Judgment of teacher preparation better left to states

The U.S. Senate voted Wednesday to overturn the regulations governing Obama’s teacher-preparation programs.  Education Week quoted Sen. Ben Sasse (R-NE), the bill’s sponsor, saying, “This regulation actually makes the assumption that bureaucrats in Washington are competent to micromanage teacher-training programs in America.” Senate HELP ranking Democrat Patty Murray “said the rules would ensure that prospective teachers have more and better information about teacher-training programs” and “would protect teacher preparation from the as-yet unknown approach that Secretary of Education Betsy DeVos would take.”

The House version with these changes passed last month and President Trump is expected to sign the bill. With the change, states will not be required to report on the “success rate of teacher-training programs, partly on the basis of graduates’ employment and evaluations of their work.” It also will mean that funding of federal Teach Grants to prospective teachers no longer will be tied to this reporting.

The National Council on Teacher Quality, which was involved in brokering these new rules, criticized the bill, with reports quoting: “Repealing these rules would tell the institutions that they will not be held accountable for how well they train teachers.”

DeVos is Confirmed

The Senate today approved Betsy DeVos as the next secretary of education when Vice President Pence cast the tie-breaking vote in her favor. The vote by a vice president to break a deadlock over a cabinet official was a first in U.S. history.  Despite the opposition, the Senate Health, Education, Labor and Pensions Committee voted to advance her nomination to the full Senate. The New York Times posted the following:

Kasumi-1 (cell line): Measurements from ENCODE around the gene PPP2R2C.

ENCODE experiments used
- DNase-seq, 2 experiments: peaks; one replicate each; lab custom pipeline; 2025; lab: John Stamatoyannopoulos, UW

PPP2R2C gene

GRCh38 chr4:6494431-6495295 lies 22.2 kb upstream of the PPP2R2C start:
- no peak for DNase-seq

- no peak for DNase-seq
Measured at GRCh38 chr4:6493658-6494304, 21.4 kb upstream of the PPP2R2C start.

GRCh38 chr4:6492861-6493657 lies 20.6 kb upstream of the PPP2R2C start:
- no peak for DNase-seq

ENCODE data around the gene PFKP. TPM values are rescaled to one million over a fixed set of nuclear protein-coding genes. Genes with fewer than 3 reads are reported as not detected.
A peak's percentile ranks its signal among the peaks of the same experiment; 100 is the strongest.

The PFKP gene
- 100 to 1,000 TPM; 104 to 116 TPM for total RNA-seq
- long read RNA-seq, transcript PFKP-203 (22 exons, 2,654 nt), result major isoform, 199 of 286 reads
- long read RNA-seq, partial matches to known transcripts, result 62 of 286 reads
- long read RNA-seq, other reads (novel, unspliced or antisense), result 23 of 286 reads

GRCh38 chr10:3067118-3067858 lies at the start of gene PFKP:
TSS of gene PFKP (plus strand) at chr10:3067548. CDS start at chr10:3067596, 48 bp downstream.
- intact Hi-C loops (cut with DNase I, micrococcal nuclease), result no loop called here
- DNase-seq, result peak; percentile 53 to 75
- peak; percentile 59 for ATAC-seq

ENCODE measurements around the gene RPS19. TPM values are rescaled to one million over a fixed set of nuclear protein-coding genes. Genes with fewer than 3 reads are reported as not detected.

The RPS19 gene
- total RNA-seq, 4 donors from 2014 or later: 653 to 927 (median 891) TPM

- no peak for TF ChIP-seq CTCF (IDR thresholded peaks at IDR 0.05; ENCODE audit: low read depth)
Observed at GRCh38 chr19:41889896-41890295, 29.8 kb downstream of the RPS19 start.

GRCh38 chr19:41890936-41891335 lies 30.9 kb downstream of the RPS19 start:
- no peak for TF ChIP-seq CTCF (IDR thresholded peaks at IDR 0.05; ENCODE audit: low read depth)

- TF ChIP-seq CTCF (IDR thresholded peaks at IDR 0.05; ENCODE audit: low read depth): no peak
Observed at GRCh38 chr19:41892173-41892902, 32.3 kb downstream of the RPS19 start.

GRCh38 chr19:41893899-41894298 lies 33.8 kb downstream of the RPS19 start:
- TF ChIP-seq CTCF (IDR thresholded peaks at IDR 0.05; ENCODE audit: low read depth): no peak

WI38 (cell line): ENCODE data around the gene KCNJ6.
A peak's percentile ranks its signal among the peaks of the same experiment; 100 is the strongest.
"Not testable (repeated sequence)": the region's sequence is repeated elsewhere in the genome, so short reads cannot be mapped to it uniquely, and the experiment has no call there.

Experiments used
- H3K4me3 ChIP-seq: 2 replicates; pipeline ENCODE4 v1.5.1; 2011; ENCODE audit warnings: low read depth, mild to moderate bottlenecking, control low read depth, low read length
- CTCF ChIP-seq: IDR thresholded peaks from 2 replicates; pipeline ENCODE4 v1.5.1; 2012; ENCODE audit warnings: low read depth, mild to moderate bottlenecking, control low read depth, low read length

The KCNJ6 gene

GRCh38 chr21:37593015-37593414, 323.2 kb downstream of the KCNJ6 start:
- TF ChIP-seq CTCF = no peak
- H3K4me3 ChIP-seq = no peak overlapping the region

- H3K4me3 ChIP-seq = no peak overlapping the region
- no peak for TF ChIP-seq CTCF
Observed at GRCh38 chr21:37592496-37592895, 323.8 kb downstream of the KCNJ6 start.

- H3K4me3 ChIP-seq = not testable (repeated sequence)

“The 51-to-50 vote elevates Ms. DeVos — a wealthy donor from Michigan who has devoted much of her life to expanding educational choice through charter schools and vouchers, but has limited experience with the public school system — to be steward of the nation’s schools. Two Republicans voted against Ms. DeVos’s confirmation, a sign that some members of President Trump’s party are willing to go against him, possibly foreshadowing difficulty on some of the president’s more contentious legislative priorities.”

The Fight Continues

 The New York Times reports that Press Secretary Sean Spicer said he is “100 percent confident” that Betsy DeVos “will be the next secretary of education.” But media reporting shows that won’t happen without a fight.  USA Today quoted Sen. Susan Collins as saying that DeVos’ “concentration on charter schools and vouchers … raises the question about whether or not she fully appreciates that the secretary of education’s primary focus must be on helping states and communities … strengthen our public schools.” The Wall Street Journal reported that Sen. Lisa Murkowski said she will vote against DeVos because thousands of her constituents in Alaska have contacted her to express concerns that are similar to her own. The Washington Times said that with the GOP holding a 52-48 majority in the Senate, votes against DeVos by Collins and Murkowski mean “it’s unlikely Mrs. DeVos will get more than 50 votes’ support.” That would mean that Vice President Pence could cast a tie-breaking vote.